Marketing to the Only-Child Family


As families downsize due to economic pressures, dual working parents and the rise in children born by IVF (usually just one precious gift), the micro family is widespread. The only-child is a special market demographic. What can your school offer the parents and the offspring of this growing market? 
Lily Brownwood, a primary school teacher has noticed an increasing number of only-children in her school. “We see the trend with our younger families,” says Mrs Brownwood. “Women who establish themselves in a career before having children often find little time left on their biological clock to have more than one baby.”


The use of assisted reproductive technology is also a growing trend. A report released by the Australian Institute of Health and Wellbeing reveals that 3.3 percent of Australian babies are made this way. Statistically this means that an IVF child is likely to be in every classroom. 

Characteristics of the only-child 

My market research with parents of an only-child agree that a good education is an essential investment in their child. Many spoke of the self-denial they endure to enable their only-child to go to a good school and to have whatever was needed to fit in with the other kids. With just one child to raise they are willing and able to pay the price. This makes parents of only-children very attractive customers for any school.

If schools are going to cater for the micro family they need to understand the characteristics of this market segment. 

I am the mother of an only-child and married to a man with single-child status, so I have a keen interest in the characteristics of the only-child and their special needs. 

Over two decades ago I began research on this subject, interviewing parents and children from single-child families and their teachers. This lead me to conclude that the stereotypical, attention-grabbing, foot-stamping, tantrum throwing only-child is a myth. 

My research findings paint a profile of the only-child as self-assured, mature, knowledgeable, and one who knows how to get its own way. This derives largely from the closeness that only-children have with their parents and other adults.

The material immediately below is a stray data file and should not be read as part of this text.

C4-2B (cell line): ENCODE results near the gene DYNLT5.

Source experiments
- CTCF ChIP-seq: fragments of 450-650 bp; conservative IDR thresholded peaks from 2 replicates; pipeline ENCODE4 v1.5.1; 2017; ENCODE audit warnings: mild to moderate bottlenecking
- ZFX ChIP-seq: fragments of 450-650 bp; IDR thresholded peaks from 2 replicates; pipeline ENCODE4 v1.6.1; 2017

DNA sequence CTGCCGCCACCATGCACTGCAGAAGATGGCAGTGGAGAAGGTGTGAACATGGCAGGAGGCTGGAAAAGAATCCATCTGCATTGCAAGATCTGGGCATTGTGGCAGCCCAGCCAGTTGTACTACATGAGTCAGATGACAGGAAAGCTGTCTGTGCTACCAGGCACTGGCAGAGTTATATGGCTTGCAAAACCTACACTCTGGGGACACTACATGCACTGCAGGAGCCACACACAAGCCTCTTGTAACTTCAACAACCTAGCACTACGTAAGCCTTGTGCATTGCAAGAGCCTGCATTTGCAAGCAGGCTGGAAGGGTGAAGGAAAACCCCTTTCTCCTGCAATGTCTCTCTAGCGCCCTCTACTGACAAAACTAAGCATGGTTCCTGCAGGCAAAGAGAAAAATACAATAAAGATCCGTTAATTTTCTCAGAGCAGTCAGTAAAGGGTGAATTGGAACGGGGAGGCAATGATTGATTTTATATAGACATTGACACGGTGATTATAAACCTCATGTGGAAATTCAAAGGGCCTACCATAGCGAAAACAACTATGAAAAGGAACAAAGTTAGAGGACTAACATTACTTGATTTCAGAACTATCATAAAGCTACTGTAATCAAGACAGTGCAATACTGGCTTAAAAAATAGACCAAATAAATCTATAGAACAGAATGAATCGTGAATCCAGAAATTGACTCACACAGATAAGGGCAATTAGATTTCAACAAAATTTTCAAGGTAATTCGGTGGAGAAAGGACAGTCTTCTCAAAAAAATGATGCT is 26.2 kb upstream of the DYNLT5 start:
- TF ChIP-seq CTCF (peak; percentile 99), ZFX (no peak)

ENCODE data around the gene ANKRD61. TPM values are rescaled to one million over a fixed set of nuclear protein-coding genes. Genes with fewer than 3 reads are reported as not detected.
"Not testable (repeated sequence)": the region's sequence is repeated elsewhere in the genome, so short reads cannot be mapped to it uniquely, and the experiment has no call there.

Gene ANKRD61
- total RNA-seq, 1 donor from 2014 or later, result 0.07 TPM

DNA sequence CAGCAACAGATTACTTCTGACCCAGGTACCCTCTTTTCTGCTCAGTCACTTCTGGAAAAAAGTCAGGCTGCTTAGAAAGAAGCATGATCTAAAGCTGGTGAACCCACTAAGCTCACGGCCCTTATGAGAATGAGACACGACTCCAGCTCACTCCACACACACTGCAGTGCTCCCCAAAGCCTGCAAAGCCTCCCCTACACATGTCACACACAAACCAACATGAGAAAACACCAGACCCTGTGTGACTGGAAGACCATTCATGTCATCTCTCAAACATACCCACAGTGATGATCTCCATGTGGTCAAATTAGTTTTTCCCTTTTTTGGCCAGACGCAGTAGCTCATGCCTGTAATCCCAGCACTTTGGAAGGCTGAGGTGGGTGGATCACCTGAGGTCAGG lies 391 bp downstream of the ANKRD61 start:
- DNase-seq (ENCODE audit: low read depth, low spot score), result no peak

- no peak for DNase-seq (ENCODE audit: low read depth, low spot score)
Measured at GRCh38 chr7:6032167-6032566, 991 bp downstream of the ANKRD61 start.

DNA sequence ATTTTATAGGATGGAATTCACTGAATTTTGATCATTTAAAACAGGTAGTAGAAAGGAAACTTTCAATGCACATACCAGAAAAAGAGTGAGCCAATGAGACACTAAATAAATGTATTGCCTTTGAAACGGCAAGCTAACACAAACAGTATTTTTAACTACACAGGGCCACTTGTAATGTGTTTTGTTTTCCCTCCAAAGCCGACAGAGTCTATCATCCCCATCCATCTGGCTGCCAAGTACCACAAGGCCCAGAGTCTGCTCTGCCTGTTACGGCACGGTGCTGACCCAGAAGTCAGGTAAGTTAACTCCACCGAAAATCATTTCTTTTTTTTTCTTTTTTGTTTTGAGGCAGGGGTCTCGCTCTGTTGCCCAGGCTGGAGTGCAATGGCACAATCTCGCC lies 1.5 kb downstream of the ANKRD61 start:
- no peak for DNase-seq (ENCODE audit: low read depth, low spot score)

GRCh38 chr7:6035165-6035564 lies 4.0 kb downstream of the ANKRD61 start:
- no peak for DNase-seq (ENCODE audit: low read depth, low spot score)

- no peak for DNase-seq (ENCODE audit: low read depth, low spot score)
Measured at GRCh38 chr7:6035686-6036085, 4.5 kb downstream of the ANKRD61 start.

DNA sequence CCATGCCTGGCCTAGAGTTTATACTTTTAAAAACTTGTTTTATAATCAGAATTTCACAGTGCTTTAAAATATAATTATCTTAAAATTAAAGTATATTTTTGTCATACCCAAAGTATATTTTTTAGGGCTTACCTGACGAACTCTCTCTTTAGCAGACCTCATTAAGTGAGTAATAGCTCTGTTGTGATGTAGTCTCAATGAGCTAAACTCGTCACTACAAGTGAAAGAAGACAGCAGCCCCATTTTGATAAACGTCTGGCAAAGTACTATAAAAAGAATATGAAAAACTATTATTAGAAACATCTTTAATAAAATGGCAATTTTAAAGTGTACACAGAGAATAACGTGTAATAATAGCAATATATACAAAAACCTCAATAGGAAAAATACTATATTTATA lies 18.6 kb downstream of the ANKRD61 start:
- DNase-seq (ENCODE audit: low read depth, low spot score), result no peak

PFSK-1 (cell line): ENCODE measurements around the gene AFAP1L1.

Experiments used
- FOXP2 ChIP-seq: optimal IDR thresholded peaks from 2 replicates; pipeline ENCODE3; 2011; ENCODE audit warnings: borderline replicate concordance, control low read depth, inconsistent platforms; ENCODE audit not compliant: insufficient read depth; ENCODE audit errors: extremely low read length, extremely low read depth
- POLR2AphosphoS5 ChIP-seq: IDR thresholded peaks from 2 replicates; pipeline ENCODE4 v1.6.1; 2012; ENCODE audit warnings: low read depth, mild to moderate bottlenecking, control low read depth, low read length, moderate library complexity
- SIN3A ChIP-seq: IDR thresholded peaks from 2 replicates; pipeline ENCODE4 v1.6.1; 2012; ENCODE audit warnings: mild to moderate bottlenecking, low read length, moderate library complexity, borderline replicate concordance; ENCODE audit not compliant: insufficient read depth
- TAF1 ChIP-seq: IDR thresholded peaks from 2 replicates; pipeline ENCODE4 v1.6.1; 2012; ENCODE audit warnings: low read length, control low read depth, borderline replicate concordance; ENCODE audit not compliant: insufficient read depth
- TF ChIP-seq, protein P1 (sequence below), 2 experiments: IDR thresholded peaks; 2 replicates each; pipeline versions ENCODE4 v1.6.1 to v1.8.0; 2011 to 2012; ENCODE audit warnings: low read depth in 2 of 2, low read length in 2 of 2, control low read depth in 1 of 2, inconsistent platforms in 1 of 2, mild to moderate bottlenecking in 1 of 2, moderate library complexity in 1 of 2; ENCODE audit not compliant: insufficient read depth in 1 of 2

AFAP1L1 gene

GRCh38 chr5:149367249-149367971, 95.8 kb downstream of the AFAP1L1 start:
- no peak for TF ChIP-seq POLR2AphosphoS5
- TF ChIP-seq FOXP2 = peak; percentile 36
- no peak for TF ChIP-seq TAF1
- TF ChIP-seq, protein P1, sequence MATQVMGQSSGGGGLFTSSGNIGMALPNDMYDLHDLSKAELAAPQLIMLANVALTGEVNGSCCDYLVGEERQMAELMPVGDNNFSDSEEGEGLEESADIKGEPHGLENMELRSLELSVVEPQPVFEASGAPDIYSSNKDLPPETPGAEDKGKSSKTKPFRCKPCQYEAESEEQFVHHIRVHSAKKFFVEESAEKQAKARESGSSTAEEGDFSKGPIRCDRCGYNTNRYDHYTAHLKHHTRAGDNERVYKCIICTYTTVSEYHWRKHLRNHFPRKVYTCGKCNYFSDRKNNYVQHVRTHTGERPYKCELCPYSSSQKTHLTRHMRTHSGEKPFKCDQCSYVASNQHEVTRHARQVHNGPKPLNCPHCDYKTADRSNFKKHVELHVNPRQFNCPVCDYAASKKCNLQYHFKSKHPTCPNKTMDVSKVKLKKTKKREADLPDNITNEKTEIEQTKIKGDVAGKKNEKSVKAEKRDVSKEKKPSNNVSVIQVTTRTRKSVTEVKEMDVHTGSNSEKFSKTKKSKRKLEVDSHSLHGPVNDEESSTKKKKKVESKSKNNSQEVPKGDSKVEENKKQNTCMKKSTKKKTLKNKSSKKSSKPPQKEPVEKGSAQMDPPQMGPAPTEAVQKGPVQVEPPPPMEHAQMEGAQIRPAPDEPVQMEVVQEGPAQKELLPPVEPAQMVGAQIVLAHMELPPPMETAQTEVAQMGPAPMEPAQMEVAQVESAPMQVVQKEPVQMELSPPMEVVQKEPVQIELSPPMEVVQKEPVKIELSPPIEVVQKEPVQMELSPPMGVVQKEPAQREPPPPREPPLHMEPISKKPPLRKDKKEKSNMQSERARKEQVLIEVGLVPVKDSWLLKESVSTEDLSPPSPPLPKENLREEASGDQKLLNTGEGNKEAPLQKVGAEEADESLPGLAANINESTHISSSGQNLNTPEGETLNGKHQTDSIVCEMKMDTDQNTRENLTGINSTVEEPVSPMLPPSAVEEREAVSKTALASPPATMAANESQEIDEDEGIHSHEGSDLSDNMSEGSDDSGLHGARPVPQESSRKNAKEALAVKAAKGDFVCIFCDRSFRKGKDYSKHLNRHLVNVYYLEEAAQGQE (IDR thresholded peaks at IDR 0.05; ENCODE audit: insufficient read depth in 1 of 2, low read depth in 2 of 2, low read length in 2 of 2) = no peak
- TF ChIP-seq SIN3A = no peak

Generally speaking, I have found that parents of only-children raise their child thoughtfully. 

Teachers say that the only-child tends to show sensitivity at school. 

“From my experience, the only-child works hard to please their teachers and they hunger for recognition for good effort,” said Mrs Brownwood.

 “I find that only-children are intuitive and responsive because they are used to mixing with adults and they seem better able to respond to non-verbal cues, such as angry body language. They know when to disappear!”

Mrs Brownwood notices that only-children in her class have a tendency to be peer leaders. She believes that they are self-sufficient and are used to directing their own show and getting their own way from an early age.

“As young as kindergarten I see onlies skillfully manipulating the group to do what they want,” she says. 

Maree Avoca grew up as an only-child in a dysfunctional family. As a child she remembers that she clung to her teachers. “I’m gregarious by nature and I longed to be close to my teachers because I didn’t have anyone else. I craved their attention and approval. School provided great relief for me from the hurt of rejection I received at home.”

Tuning into the needs of the only-child 

Only-children are quick to point out the advantages of growing up without siblings. But parents are concerned about shortcomings that schools need to recognise and discuss when developing strategies to attract the single-child family.